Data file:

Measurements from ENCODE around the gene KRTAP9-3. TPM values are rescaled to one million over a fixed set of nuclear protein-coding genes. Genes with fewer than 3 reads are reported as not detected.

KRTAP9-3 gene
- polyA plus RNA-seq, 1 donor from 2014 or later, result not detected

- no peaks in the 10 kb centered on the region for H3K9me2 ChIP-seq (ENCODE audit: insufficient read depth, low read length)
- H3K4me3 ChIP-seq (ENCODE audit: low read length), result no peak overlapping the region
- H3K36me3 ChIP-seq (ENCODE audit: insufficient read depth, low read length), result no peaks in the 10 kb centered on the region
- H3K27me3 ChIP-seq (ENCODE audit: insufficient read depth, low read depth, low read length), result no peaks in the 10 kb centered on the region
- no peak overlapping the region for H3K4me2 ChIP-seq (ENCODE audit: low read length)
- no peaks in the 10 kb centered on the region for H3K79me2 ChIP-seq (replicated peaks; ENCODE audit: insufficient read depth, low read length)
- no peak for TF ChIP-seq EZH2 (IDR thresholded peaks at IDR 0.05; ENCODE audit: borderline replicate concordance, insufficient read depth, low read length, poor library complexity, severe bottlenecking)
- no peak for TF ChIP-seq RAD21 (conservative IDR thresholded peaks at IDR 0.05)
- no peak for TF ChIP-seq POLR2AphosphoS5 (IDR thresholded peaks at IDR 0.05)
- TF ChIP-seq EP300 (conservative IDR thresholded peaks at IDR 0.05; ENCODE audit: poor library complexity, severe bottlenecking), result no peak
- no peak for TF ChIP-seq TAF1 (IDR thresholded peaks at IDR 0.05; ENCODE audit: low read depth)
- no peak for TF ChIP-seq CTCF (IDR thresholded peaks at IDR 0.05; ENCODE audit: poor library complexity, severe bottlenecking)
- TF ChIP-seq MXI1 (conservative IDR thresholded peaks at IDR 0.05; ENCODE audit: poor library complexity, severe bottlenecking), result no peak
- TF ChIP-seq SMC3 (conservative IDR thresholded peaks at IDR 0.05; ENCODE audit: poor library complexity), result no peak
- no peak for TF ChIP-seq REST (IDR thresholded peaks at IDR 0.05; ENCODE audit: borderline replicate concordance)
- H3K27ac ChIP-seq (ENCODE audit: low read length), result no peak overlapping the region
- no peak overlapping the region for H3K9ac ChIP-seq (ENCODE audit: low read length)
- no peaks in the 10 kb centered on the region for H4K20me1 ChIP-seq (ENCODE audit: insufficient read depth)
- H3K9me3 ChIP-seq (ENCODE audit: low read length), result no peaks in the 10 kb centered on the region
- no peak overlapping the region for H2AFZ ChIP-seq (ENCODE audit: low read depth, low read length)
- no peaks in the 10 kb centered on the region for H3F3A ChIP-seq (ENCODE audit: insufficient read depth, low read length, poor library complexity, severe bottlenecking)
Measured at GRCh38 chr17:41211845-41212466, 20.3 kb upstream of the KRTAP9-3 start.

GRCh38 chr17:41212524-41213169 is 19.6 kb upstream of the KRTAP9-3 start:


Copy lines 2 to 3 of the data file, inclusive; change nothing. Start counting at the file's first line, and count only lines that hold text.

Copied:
KRTAP9-3 gene
- polyA plus RNA-seq, 1 donor from 2014 or later, result not detected